The aforementioned are joined in the top ten lists by two other crime dramas: Cagney & Lacey (CBS, 1981-1988) and Miami Vice (NBC, 1984-1990). The former starred Tyne Daly as Mary Beth Lacey and Sharon Gless as Christine Cagney, a pair of female detectives. Cagney was single and concerned about her career, while Lacey was a working married woman and mother. Miami Vice starred Don Johnson as the suave Sonny Crockett and Philip Michael Thomas as Rico Tubbs. It was one of the first television shows in the 1980s to include culture and music as an integral part of the effects.
Let Them Laugh – Comedies Remain Strong in Top 10
Twenty-three of the TV shows on the 1980s top ten lists were sitcoms, further proving that people love to laugh – and especially to laugh at people like themselves.
The most popular – with places in the top ten for six seasons of the ten (the show’s first six seasons, as a matter of fact) – was The Cosby Show (NBC, 1984-1992). Starring Bill Cosby as Dr. Cliff Huxtable, Phylicia Rashad as his wife Clair, and the children: Denise (Lisa Bonet), Theo (Malcolm-Jamal Warner), Vanessa (Tempestt Bledsoe), Rudy (Keshia Knight Pulliam), and Sondra (Sabrina La Beauf). A good, wholesome show, it portrayed a way in which parents and children can relate to one another and examined some of the usual growing up situations. One of these is the desire to live on one’s own, which Theo experienced in Season 2, Episode 21, entitled “Theo’s Holiday.” He learned that the “real world” wasn’t what he expected.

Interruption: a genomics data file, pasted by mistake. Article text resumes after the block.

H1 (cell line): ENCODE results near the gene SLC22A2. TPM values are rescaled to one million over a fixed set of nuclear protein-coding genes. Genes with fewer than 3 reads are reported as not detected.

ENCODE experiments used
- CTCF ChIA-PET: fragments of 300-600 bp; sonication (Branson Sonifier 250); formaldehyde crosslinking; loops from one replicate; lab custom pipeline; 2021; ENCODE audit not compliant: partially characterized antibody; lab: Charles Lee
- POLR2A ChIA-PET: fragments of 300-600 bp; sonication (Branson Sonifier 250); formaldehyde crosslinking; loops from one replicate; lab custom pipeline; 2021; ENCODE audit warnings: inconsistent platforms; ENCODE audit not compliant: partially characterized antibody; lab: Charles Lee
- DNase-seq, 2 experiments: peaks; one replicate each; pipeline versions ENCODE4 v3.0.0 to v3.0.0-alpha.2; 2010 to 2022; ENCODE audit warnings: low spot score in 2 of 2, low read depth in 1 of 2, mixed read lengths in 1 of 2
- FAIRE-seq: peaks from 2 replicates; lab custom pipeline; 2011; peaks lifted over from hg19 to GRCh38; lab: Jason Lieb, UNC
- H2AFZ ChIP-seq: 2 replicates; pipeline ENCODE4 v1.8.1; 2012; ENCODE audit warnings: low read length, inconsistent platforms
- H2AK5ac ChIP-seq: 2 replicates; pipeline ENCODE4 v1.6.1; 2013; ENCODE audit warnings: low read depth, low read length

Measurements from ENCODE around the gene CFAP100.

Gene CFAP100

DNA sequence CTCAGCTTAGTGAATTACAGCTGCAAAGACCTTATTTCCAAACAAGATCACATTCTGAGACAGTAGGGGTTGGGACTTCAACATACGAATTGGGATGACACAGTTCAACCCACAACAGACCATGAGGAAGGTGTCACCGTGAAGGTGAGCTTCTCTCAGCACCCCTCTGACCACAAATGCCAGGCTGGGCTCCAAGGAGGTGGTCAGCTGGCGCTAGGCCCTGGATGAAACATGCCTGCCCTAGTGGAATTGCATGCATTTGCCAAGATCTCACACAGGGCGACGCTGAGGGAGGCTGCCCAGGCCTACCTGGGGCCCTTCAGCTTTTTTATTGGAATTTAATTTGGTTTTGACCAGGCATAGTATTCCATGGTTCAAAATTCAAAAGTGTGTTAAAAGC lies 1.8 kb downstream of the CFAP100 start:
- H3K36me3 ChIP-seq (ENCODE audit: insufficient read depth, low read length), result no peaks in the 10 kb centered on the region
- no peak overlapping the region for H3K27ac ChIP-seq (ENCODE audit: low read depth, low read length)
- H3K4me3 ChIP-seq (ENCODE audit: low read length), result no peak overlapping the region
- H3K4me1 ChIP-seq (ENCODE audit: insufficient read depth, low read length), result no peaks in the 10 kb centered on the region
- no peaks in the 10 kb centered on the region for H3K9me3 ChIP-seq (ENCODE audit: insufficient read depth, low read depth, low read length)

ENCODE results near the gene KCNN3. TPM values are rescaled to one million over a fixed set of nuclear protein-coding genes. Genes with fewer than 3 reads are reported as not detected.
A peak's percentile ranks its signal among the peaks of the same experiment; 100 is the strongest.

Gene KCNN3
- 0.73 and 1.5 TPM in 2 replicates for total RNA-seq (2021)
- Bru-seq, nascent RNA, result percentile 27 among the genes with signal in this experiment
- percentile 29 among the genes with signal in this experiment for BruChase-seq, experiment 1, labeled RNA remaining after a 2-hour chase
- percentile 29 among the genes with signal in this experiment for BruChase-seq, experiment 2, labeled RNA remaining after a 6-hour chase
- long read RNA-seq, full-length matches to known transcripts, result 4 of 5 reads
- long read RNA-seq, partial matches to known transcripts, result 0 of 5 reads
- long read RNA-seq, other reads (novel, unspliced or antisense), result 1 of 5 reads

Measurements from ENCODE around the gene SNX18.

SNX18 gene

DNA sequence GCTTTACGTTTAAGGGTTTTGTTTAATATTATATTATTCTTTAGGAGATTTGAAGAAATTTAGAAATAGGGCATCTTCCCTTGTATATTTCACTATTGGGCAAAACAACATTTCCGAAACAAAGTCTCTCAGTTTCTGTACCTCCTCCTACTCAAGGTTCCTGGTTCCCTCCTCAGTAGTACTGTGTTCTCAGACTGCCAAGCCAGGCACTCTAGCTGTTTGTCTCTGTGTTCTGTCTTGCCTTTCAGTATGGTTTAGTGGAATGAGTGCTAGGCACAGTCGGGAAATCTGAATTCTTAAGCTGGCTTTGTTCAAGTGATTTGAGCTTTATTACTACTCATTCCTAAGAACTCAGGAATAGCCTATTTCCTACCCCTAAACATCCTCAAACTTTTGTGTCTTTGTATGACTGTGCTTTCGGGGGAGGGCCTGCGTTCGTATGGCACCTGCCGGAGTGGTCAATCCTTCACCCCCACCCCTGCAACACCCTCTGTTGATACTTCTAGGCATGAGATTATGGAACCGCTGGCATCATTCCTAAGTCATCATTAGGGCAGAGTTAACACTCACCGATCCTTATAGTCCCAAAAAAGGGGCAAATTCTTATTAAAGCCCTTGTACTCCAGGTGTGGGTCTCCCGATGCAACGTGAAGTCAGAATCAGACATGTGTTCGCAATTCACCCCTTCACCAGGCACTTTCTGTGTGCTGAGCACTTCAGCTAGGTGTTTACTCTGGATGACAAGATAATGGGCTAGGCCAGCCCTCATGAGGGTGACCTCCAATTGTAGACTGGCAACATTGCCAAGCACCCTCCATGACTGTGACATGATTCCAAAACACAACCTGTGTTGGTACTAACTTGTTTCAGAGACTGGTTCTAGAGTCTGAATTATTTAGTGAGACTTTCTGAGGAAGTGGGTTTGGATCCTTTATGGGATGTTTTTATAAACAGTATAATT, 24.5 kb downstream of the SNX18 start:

Cheers (NBC, 1982-1993) takes place primarily in a bar and starred Ted Danson as Sam Malone, Shelley Long as Diane Chambers, Rhea Perlman as Carla Tortelli, George Wendt as Norm Peterson, Woody Harrelson as Woody Boyd, Kelsey Grammer as Frasier Crane, and Kirstie Alley as Rebecca Howe. The show nearly got cancelled after its first, somewhat disappointing season, but its rankings rose in subsequent seasons, and the show ran eleven seasons.
The episode that is hailed as the best episode of the whole show is “Thanksgiving Orphans,” which aired in 1987 and ranked #7 on TV Guide’s list of 50 Greatest TV Shows of All Time.
The Golden Girls (NBC, 1985-1992) starred Bea Arthur, Betty White, Rue McClanahan, and Estelle Getty as Dorothy, Rose, Blanche, and Sophia. Three widows and one divorcee, the women shared a home. Many cite the pilot as the best episode: “The Engagement.” Their acerbic wit strikes a chord and keeps you laughing, regardless of age or gender.